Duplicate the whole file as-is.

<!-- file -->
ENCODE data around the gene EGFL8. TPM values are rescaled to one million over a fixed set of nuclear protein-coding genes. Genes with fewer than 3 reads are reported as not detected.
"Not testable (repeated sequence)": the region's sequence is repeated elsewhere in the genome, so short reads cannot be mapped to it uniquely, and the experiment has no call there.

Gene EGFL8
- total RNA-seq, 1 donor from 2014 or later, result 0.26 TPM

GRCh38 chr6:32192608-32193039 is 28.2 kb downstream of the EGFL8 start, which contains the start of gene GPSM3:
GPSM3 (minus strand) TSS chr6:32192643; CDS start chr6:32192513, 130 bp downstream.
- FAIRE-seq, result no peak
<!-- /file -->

ENCODE data around the gene EGFL8. TPM values are rescaled to one million over a fixed set of nuclear protein-coding genes. Genes with fewer than 3 reads are reported as not detected.
"Not testable (repeated sequence)": the region's sequence is repeated elsewhere in the genome, so short reads cannot be mapped to it uniquely, and the experiment has no call there.

Gene EGFL8
- total RNA-seq, 1 donor from 2014 or later, result 0.26 TPM

GRCh38 chr6:32192608-32193039 is 28.2 kb downstream of the EGFL8 start, which contains the start of gene GPSM3:
GPSM3 (minus strand) TSS chr6:32192643; CDS start chr6:32192513, 130 bp downstream.
- FAIRE-seq, result no peak